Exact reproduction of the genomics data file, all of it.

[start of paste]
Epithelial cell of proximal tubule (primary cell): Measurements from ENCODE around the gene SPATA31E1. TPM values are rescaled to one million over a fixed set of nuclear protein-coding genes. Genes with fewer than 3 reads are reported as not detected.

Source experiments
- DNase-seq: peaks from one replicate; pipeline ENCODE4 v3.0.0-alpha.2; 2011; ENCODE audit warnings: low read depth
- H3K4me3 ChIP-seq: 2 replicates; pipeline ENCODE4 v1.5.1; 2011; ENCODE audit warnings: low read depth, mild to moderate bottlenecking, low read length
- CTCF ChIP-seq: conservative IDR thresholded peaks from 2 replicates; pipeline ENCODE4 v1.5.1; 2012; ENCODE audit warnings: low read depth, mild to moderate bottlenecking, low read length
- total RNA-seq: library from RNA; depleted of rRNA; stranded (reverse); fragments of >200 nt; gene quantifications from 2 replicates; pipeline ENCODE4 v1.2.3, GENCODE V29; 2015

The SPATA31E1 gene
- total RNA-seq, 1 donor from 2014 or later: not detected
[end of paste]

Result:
Epithelial cell of proximal tubule (primary cell): Measurements from ENCODE around the gene SPATA31E1. TPM values are rescaled to one million over a fixed set of nuclear protein-coding genes. Genes with fewer than 3 reads are reported as not detected.

Source experiments
- DNase-seq: peaks from one replicate; pipeline ENCODE4 v3.0.0-alpha.2; 2011; ENCODE audit warnings: low read depth
- H3K4me3 ChIP-seq: 2 replicates; pipeline ENCODE4 v1.5.1; 2011; ENCODE audit warnings: low read depth, mild to moderate bottlenecking, low read length
- CTCF ChIP-seq: conservative IDR thresholded peaks from 2 replicates; pipeline ENCODE4 v1.5.1; 2012; ENCODE audit warnings: low read depth, mild to moderate bottlenecking, low read length
- total RNA-seq: library from RNA; depleted of rRNA; stranded (reverse); fragments of >200 nt; gene quantifications from 2 replicates; pipeline ENCODE4 v1.2.3, GENCODE V29; 2015

The SPATA31E1 gene
- total RNA-seq, 1 donor from 2014 or later: not detected